As if that’s not dispiriting enough for NY bar members like myself (ret.) and Carolyn Elefant, Carolyn will not be at all happy about the explanation of Timothy J. O’Sullivan, the executive director of the State’s Lawyers’ Fund for Client Protection, for the disproportionate amount of money stolen from client real estate, trust and estate funds by lawyers practicing within NY’s Second Department (Nassau and Suffolk Counties). According to John Caher’s New York Lawyer/NYLJ article (04-13-04)
Mr. O’Sullivan attributed the imbalance to the real estate escrow problem, the size of the Second Department and the fact that it has many solo practitioners, who are more likely to steal. Agency records show that most thefts are carried out by middle-aged male attorneys working alone. Alcohol or drug abuse is often at the root of the misconduct, according to the fund.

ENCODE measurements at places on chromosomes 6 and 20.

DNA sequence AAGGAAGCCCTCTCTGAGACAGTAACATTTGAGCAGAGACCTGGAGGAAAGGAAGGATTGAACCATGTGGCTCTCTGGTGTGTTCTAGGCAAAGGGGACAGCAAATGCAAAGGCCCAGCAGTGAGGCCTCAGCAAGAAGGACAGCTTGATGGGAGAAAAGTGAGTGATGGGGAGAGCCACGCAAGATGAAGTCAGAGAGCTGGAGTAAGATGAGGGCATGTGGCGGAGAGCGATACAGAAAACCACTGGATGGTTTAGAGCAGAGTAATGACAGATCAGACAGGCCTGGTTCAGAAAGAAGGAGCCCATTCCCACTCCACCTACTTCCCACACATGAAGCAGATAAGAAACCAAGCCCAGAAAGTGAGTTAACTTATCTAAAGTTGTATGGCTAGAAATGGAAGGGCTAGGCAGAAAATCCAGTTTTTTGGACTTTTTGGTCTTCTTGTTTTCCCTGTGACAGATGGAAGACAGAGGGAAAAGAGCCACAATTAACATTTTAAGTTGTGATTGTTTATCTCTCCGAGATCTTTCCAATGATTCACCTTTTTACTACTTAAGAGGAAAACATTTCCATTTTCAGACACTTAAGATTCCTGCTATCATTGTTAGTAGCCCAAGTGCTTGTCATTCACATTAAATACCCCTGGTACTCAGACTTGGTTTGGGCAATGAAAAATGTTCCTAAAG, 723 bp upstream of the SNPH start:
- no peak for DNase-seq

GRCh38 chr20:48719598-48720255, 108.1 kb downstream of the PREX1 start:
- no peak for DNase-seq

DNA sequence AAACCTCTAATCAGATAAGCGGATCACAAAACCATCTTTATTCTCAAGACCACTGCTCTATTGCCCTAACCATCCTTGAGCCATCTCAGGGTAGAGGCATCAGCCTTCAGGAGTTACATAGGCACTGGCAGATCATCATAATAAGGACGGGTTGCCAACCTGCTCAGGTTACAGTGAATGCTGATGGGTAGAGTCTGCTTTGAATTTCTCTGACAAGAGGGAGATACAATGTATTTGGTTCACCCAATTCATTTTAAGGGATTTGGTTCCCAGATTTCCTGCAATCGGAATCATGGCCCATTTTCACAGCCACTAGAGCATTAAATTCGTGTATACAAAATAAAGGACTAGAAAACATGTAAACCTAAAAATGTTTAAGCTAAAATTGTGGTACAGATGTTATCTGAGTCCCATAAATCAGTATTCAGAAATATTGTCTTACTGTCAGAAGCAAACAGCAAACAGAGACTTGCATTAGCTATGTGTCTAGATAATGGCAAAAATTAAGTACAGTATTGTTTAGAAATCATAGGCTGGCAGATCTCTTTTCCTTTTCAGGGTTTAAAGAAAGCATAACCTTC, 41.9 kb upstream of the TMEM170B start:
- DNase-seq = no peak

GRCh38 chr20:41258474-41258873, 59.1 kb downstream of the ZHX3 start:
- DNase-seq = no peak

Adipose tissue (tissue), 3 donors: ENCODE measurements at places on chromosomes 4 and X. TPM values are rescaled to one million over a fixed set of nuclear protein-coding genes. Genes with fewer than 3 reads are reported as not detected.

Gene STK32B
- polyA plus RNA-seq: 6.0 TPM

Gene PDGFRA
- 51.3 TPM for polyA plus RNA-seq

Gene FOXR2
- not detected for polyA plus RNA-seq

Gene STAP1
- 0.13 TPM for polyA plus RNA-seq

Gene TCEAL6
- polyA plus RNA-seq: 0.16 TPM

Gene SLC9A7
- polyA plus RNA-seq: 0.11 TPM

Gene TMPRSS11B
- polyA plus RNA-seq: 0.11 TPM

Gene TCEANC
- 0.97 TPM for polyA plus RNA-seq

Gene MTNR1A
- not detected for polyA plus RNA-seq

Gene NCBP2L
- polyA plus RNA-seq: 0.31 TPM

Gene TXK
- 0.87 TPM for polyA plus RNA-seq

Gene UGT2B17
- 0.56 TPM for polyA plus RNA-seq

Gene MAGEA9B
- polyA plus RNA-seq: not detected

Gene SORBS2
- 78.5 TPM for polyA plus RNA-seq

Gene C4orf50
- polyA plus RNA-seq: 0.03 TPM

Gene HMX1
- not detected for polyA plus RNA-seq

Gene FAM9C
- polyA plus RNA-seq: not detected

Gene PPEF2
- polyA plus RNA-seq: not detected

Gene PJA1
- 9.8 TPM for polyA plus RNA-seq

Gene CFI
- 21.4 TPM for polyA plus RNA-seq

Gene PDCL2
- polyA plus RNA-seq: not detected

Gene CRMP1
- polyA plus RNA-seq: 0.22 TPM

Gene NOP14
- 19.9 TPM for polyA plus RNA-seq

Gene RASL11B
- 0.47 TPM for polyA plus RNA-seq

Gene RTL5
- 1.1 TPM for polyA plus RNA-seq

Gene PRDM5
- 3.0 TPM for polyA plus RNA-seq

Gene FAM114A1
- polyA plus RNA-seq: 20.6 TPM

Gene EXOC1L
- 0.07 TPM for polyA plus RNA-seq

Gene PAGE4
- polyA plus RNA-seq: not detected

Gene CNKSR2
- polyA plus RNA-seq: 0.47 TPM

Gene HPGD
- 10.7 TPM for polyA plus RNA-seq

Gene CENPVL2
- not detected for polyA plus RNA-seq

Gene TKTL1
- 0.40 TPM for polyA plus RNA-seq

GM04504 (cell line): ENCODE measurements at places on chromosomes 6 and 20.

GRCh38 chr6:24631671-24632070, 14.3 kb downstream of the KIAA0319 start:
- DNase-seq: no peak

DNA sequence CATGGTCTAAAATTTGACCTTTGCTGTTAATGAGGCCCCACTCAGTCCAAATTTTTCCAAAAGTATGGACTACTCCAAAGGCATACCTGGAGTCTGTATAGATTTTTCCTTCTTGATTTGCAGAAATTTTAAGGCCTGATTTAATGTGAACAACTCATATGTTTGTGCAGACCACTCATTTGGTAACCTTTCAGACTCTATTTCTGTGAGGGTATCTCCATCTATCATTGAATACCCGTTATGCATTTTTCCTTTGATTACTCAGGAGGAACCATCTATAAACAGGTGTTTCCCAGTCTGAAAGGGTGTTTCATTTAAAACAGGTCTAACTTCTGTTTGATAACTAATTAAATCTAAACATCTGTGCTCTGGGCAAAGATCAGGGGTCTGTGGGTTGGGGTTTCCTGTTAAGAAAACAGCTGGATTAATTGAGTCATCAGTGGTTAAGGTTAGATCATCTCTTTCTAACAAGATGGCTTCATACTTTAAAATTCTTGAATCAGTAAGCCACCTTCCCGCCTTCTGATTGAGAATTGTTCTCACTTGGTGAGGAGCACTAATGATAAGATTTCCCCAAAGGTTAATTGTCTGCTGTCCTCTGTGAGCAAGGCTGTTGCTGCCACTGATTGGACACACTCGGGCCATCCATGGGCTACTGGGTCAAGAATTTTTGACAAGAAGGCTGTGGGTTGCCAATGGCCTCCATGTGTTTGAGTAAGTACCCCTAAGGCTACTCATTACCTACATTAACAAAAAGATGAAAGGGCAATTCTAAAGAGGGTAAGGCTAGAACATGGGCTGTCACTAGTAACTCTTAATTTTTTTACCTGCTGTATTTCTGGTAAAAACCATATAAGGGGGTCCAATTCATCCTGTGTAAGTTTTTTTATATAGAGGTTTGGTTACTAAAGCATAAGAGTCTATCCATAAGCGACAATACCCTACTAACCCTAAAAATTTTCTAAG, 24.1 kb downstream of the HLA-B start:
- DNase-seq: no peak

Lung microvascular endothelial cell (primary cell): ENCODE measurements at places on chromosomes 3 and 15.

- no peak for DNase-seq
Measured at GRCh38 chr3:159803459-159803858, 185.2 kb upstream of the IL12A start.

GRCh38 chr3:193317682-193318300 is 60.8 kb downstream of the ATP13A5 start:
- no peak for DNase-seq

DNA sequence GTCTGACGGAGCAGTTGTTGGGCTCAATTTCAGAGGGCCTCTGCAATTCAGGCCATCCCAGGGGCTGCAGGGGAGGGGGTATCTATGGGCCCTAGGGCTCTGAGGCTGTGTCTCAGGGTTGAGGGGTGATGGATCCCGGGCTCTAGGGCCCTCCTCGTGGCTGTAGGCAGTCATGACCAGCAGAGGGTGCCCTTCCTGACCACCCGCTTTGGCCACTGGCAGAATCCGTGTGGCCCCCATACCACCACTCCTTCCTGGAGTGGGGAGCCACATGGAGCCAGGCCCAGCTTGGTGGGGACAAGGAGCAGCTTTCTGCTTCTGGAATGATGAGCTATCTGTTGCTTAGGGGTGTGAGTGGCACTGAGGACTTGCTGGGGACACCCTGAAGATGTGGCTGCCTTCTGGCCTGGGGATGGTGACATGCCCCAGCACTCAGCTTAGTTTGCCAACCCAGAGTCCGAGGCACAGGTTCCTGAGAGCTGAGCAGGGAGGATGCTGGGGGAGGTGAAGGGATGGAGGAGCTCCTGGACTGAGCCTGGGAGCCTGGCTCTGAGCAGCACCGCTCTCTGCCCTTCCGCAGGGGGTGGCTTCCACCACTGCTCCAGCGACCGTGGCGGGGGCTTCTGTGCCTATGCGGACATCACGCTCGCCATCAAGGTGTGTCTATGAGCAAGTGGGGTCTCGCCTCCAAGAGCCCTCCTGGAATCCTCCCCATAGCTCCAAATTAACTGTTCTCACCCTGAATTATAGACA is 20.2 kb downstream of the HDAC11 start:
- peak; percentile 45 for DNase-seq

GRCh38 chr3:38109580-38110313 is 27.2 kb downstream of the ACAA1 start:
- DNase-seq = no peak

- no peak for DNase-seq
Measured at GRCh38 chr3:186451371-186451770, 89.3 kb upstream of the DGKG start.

In her MyShingle.com role as defender-in-chief of solo and small-firm lawyers, Carolyn has often complained about the bad rap solos get — and about discrimination in the discipline system against small-firm lawyers. (See, for example her Not-So-Secret-Secret posting, also published here). So, she will surely respond to Mr. O’Sullivan.
let’s make this one to Cash. .
I’m afraid, however, that she’ll also dislike my take on this problem: While many of the best and most honest lawyers I have known have been in solo and tiny firms (and I spent almost a decade as a solo), most of the least competent and least trustworthy lawyers I’ve run across have been in solo and duo firms. And, yes, I believe there is an explanation for this phenomenon. Solos and duos are
more likely to have sloppy book-keeping than larger firms
far less likely to have anyone monitoring them within their firm — increasing the temptation to alleviate personal financial problems by “borrowing” from clients; and
often working on their own because they’ve been asked to leave larger firms or saw they had no future at such firms